Apple’s iPhone is creating something of a revolution in the way people communicate. Now mFoundry and Starbucks have teamed up to harness the power of the iPhone to create something which has the potential to revolutionise the way people pay with and manage gift cards. Charles Davis reports.
In a trend quickly turning into a craze, developers are creating iPhone applications – better known as ‘apps’ – at blinding speed. It was only a matter of time before payments became the focus of apps, which can turn smart devices such as Apple’s iPhone into fully functional payments terminals in the capable hands of talented software developers.
In what truly looks like a killer app, the coffee giant Starbucks teamed with the mobile payments platform provider mFoundry to create Starbucks Card Mobile, an iPhone app that allows for mobile balance checks and refilling of Starbucks gift cards, which the company has expanded into a customer loyalty programme by offering discounts, free refills, and two free hours of precious Wi-Fi to cardholders.
And in two tantalising pilot tests in eight stores in Seattle, Washington, and eight in Cupertino, Mountain View, Sunnyvale and San Jose, California, the Starbucks Card Mobile app can use a barcode to replace the plastic gift card altogether.
The barcode app allows the cardholder to manage several cards at one time, delete an expired card if the cardholder does not want to recharge it, or consolidate several gift cards on the mobile account.
That idea – moving the prepaid gift card onto the mobile platform – is truly revolutionary and can open the door to all sorts of mobile retail promotions, from text messages offering instantly redeemable discounts to geolocation pop-up deals driven by other promising iPhone apps such as Foursquare. Foursquare combines geolocation services with a game of collecting points and earning recognition for using the service more and answering questions along a trip.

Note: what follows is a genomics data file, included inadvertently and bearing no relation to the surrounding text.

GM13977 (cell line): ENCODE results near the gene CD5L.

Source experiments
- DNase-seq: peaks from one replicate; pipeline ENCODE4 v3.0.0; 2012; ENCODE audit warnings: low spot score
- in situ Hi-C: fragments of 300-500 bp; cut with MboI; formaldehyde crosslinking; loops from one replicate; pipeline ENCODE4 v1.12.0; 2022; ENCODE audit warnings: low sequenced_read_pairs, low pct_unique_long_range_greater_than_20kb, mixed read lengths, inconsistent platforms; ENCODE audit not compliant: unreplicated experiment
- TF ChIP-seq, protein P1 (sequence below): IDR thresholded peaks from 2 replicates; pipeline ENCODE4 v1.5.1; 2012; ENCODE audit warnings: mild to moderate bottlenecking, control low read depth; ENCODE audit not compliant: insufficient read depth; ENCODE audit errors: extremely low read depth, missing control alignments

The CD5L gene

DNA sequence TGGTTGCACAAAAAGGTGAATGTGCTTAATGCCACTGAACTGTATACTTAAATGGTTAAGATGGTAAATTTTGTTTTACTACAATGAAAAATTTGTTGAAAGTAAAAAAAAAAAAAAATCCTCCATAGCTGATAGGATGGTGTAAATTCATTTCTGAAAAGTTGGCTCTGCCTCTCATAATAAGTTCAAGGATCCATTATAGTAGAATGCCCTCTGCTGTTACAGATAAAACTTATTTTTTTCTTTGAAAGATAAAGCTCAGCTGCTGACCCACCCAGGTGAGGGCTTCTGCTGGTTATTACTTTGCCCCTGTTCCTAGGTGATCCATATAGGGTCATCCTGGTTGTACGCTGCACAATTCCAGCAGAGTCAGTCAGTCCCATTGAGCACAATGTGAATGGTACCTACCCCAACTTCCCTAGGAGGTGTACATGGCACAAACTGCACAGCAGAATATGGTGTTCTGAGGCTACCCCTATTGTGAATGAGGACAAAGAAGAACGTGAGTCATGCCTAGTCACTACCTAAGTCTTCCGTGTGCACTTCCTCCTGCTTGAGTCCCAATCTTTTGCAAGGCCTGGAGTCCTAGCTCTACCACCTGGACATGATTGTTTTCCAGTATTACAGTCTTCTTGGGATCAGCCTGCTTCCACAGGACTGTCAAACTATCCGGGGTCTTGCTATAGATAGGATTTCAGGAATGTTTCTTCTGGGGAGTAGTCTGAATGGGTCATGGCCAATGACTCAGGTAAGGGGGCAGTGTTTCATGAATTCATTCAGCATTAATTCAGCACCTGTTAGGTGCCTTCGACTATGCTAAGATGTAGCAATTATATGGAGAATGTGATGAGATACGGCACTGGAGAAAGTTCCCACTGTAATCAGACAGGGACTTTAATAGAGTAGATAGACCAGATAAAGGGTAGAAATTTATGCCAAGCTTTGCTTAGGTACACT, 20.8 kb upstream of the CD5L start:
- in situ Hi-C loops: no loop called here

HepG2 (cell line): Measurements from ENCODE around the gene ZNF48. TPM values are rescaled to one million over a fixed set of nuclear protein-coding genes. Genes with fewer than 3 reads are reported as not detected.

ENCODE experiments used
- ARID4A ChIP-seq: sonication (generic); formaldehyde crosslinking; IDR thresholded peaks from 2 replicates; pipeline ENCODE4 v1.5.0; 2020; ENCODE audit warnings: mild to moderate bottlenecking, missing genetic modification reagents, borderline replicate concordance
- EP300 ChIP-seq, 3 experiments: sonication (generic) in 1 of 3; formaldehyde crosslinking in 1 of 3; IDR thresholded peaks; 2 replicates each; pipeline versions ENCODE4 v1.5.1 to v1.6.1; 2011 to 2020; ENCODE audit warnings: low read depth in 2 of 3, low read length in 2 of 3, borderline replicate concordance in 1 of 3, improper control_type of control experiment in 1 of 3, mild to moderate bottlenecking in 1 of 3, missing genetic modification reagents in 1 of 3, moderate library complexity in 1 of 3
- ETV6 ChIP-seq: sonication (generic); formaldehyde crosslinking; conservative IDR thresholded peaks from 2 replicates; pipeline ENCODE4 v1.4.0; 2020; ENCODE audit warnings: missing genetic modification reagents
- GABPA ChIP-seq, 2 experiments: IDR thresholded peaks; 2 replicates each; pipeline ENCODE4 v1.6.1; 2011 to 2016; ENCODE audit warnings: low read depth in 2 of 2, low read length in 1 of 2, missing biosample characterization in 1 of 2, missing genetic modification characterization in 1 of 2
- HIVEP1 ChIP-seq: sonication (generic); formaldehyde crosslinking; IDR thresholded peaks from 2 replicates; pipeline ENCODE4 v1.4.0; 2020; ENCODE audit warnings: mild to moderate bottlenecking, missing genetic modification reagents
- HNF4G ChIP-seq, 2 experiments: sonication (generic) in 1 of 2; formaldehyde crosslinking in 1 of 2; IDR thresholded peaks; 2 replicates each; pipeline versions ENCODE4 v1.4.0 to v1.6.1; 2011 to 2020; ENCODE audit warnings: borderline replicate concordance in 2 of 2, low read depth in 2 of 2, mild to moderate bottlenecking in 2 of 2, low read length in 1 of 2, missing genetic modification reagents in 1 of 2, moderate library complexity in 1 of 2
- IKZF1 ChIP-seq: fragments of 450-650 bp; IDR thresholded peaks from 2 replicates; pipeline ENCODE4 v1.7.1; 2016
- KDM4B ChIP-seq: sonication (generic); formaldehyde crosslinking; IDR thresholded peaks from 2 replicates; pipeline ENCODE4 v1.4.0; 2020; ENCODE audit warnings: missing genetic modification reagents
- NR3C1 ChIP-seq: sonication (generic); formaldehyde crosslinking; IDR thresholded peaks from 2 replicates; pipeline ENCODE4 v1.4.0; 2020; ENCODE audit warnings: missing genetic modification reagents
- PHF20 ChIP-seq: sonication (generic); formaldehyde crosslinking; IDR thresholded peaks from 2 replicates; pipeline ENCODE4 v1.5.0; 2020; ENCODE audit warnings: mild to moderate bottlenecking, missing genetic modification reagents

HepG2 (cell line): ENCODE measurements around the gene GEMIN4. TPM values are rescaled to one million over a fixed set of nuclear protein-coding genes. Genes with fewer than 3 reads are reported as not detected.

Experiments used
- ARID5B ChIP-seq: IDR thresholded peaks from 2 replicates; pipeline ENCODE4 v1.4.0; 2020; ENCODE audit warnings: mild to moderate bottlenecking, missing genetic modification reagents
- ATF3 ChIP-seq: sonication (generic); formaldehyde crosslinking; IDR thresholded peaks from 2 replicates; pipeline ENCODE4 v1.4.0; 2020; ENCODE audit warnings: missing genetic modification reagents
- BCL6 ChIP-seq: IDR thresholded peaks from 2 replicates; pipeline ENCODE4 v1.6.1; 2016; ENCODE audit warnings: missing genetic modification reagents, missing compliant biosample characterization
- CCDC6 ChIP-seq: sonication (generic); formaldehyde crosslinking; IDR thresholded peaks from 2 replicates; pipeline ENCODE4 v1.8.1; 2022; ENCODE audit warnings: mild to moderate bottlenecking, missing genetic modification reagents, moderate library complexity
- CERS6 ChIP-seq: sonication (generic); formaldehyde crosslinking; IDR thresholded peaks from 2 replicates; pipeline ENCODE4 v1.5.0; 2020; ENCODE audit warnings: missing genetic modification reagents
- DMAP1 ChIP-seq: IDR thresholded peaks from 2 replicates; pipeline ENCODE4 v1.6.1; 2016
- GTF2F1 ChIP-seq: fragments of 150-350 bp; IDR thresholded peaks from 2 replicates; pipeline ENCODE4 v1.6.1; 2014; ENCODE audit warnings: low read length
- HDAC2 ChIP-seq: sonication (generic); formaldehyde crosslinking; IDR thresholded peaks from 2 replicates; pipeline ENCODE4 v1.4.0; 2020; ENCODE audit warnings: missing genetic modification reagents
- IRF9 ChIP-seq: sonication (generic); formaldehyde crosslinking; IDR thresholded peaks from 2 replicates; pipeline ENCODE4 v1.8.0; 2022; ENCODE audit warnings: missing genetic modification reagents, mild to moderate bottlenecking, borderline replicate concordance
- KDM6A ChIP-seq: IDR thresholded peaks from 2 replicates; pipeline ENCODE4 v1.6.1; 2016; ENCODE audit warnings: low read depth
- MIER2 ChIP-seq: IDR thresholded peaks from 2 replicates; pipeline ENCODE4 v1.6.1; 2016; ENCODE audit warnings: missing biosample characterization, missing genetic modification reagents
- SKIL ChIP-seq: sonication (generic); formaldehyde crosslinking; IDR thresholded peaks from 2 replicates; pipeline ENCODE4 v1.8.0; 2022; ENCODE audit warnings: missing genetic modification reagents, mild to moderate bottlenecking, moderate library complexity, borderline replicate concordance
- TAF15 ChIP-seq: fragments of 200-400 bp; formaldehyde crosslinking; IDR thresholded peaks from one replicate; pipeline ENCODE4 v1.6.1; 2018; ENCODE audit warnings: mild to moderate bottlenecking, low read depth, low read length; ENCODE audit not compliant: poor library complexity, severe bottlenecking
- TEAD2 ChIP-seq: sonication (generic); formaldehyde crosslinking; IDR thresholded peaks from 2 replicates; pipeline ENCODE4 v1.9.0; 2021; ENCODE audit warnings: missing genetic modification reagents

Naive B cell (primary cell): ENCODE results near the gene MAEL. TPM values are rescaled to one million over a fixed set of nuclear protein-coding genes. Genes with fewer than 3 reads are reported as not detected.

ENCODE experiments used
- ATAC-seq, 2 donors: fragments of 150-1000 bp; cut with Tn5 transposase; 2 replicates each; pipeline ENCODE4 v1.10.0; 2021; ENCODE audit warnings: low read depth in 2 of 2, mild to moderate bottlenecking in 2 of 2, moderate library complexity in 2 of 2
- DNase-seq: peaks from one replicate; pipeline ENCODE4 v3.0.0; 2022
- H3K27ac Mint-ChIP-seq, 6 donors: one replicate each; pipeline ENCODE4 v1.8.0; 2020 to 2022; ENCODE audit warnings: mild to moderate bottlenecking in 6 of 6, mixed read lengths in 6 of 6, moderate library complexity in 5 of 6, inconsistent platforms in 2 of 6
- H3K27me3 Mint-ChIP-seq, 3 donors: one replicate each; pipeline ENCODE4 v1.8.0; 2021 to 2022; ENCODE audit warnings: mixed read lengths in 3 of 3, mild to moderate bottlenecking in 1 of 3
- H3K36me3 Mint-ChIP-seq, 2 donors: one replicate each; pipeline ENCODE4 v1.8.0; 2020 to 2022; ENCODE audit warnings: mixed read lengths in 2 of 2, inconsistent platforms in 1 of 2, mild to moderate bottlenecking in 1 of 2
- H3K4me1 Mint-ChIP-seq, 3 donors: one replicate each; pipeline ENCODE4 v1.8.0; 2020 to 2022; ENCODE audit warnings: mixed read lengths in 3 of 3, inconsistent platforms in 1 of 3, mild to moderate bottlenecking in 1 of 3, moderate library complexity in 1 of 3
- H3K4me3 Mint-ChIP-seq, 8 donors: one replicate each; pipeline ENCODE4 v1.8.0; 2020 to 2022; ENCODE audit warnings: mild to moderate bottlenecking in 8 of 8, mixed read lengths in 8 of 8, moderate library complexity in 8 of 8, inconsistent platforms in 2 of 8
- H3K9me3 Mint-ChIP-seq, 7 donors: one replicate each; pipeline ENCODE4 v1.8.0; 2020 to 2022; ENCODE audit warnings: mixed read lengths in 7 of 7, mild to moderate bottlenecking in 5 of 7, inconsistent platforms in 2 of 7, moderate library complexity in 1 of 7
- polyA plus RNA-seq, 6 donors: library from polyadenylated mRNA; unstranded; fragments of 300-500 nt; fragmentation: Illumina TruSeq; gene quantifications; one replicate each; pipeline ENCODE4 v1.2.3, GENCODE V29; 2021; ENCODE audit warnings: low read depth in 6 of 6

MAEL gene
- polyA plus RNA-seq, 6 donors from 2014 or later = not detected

It is not hard to see how a combination of geolocation apps and prepaid loyalty cards can work in tandem to create a game-changer in terms of customer loyalty and retention, all driven by payments.
Mobile commerce is being driven by increased adoption of smartphones capable of internet browsing. In the second quarter of 2009, 28 percent of all handsets sold in the US were smartphones, up from 19 percent a year earlier, according to consultant NPD Group.
And more Americans will be able to gain access to the mobile web soon. One-third of consumers without a web-enabled phone plan to purchase such a device within the next year, according to a survey of 3,305 US consumers conducted in March by comparison shopping site PriceGrabber.com.
Mobile payments on the rise
Demand for mobile payments is spiking, as the number of smartphones grows. In June this year, 18 percent of 1,166 US survey respondents ages 18 to 25 said they had sent funds, paid someone or paid for something other than phone accessories using their mobile phones.